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2016’s biggest electric and hybrid launches

By / 2 years ago / Features / No Comments
12 reasons to consider an alternative fuel vehicle for your fleet this year. By Alex Grant.

BMW 330 e (April)

The first plug-in hybrid 3 Series will arrive in the UK in April, combining a 182bhp 2.0-litre petrol engine and 107bhp electric motor to send 249bhp to the rear wheels. Its 25-mile electric range contributes to 49g/km CO2 emissions and 148.7mpg fuel economy regardless of whether it’s ordered in SE, Sport, Luxury or M Sport guise, which is good news for company car drivers. Prices start at £28,895 after the revised Plug-in Car Grant.

Ford Focus Electric (Q4)

By the end of the decade, Ford wants to have 40% of its global nameplates equipped with hybrid or fully electric drivetrains, and it’s investing £3bn to make that happen. The next Focus Electric will begin production at the end of the year and, though details are limited, it will feature DC rapid charging for an 80% top-up in half an hour – just like the Nissan LEAF – which will transform its usability and should generate more interest.

Hyundai IONIQ and Kia Niro (summer)

In the summer, Hyundai and its sister company Kia will both launch vehicles based on a newly-developed platform designed specifically for hybrid and electric drivetrains, but their approaches are very different. The Hyundai IONIQ looks like a regular five-door hatch and will get electric, hybrid and plug-in hybrid drivetrains. Kia’s Niro will join its crossover line-up, and there are no plans for a completely electric model yet – the carmaker already has the Soul EV in that segment.

Kia Optima PHEV (summer)

Kia is serious about upping the Optima’s volume, and catering for European tastes with a wider choice of drivetrains and an estate. But there’s fleet potential for its first plug-in hybrid variant – this will use a 2.0-litre, 154bhp petrol engine and 67bhp electric motor, the latter supplied by a 9.8kWh lithium-polymer battery. The target is a 27-mile electric range and 48mpg with a depleted battery – that should equate to around 50g/km CO2 emissions and strong corporate appeal.

Lexus RX 450 h (January)

Almost 97% of Lexus’s UK sales to the end of November featured a hybrid drivetrain, and its rejection of diesel engines is beginning to pay off. The new RX 450h might use a 3.5-litre V6 petrol engine and offer four-wheel drive, but (ignoring the very variable real-world performance of this sector’s plug-in hybrids) it’s claiming a class-leading 120g/km and 54.3mpg. Four trim levels are available, too.

Mitsubishi ASX PHEV (summer)

Mitsubishi has previewed the next ASX with several concept cars, and it’s likely that the new model will break cover in the first quarter of 2016 before going on sale during the summer. The brand has already enjoyed huge popularity with the Outlander PHEV, which accounts for two thirds of Plug-in Car Grant applications in the UK, and has made no secret of its intentions to offer something similar in its smallest crossover.

Tesla Model X (Q2)

Disruptive Californian EV manufacturer Tesla will bring its premium SUV to the UK in the first half of the year. It shares its platform and drivetrains with the Model S, offering up to 751bhp with a 250-mile range, but the rest is unique. All of the seven seats move independently, while the ‘Falcon Wing’ doors open upwards, requiring only 30cm of space either side. Given the popularity of premium SUVs, this could be a big-seller while Tesla awaits the compact executive Model 3 in 2017.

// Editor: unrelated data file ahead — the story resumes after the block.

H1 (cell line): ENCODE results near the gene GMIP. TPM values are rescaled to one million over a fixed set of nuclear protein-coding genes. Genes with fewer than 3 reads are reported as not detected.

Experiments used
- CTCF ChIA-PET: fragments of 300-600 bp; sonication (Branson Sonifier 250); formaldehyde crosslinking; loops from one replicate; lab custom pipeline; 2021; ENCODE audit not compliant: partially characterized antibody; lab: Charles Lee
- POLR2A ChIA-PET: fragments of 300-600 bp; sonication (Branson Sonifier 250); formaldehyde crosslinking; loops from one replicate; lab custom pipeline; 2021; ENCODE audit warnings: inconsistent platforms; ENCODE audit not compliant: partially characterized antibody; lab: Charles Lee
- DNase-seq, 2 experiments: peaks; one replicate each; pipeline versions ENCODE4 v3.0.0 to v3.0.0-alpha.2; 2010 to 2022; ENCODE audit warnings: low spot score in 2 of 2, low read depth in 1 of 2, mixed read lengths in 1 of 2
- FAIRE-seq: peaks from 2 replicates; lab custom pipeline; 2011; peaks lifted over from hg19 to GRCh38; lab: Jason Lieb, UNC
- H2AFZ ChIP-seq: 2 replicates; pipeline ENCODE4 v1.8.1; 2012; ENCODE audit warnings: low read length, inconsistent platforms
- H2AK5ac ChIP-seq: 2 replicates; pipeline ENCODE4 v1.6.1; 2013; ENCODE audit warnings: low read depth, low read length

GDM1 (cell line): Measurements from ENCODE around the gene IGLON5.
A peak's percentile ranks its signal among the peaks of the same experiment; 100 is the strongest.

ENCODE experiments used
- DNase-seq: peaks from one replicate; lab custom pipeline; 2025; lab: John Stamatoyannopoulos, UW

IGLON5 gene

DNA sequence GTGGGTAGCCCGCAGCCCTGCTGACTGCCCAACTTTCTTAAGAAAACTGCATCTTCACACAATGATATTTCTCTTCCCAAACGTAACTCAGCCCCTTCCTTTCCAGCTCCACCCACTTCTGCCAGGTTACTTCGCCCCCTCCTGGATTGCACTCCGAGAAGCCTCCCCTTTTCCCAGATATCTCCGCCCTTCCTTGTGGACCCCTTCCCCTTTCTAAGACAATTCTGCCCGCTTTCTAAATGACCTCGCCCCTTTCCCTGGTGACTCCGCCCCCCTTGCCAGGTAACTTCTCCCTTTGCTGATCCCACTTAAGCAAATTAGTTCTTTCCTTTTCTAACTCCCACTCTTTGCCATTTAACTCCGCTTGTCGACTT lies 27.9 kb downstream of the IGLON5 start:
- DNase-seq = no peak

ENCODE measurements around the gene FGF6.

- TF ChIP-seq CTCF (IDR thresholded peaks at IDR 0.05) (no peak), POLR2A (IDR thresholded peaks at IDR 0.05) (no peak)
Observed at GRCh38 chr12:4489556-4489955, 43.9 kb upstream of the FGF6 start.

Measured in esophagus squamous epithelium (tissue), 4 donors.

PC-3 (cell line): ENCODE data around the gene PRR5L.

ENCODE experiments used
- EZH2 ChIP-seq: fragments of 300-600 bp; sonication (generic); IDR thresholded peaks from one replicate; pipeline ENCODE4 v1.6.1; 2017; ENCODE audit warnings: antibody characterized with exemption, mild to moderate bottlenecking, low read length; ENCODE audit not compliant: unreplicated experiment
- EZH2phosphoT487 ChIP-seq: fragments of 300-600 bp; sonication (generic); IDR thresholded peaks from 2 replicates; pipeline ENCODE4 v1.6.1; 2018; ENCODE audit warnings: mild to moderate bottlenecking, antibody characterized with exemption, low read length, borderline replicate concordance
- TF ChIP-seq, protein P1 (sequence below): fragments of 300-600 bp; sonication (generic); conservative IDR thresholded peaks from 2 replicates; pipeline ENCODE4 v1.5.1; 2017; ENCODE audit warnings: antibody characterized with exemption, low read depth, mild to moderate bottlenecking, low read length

Toyota RAV4 Hybrid (January)

Launched as part of a facelift for 2016, the RAV4 will get a lower-powered version of the hybrid drivetrain fitted to the NX 300h, with which it shares a platform. It’s offered in three trim levels including fleet-targeted Business Edition Plus platform, which is priced at £26,195 on the road, and offers CO2 emissions of 115g/km with 57.6mpg fuel economy. That’s lower on CO2 than the diesel version.

Toyota Prius (Spring)

Toyota’s pioneering Prius enters its fourth generation as a record-setter, returning up to 94.2mpg with CO2 emissions of 70g/km. That’s enough to place it in the 9% BiK band and make it one of only two non-plug-in vehicles to be exempt from the London Congestion Charge – the other is the much smaller Yaris Hybrid. A plug-in hybrid version, possibly including wireless charging, is also in the works. Deliveries begin in March.

Volkswagen Tiguan GTE (Q3/4)

Mitsubishi has proved that a combination of crossover styling and plug-in hybrid tax costs can be an attractive proposition, so a production version of the Tiguan GTE concept shown at the Frankfurt Motor Show can’t be too far behind the petrol and diesel versions. It uses a similar 215bhp plug-in hybrid drivetrain as the equivalent Passat and Golf, offering a 30-mile electric range with CO2 emissions of 42g/km and official combined fuel consumption of 149mpg.

Volvo XC90 T8 Twin Engine (Q1)

The long-awaited plug-in hybrid XC90 will begin UK deliveries at the start of the year. Already accounting for a quarter of orders, which are unsurprisingly heavily weighted towards fleets, Volvo is already taking orders for the 2017 model year. However, without a small price cut, this will cease to be eligible for the Plug-in Car Grant once PHEVs become subject to £60,000 price cap in March.

Alex Grant

Trained on Cardiff University’s renowned Postgraduate Diploma in Motor Magazine Journalism, Alex is an award-winning motoring journalist with ten years’ experience across B2B and consumer titles. A life-long car enthusiast with a fascination for new technology and future drivetrains, he joined Fleet World in April 2011, contributing across the magazine and website portfolio and editing the EV Fleet World Website.

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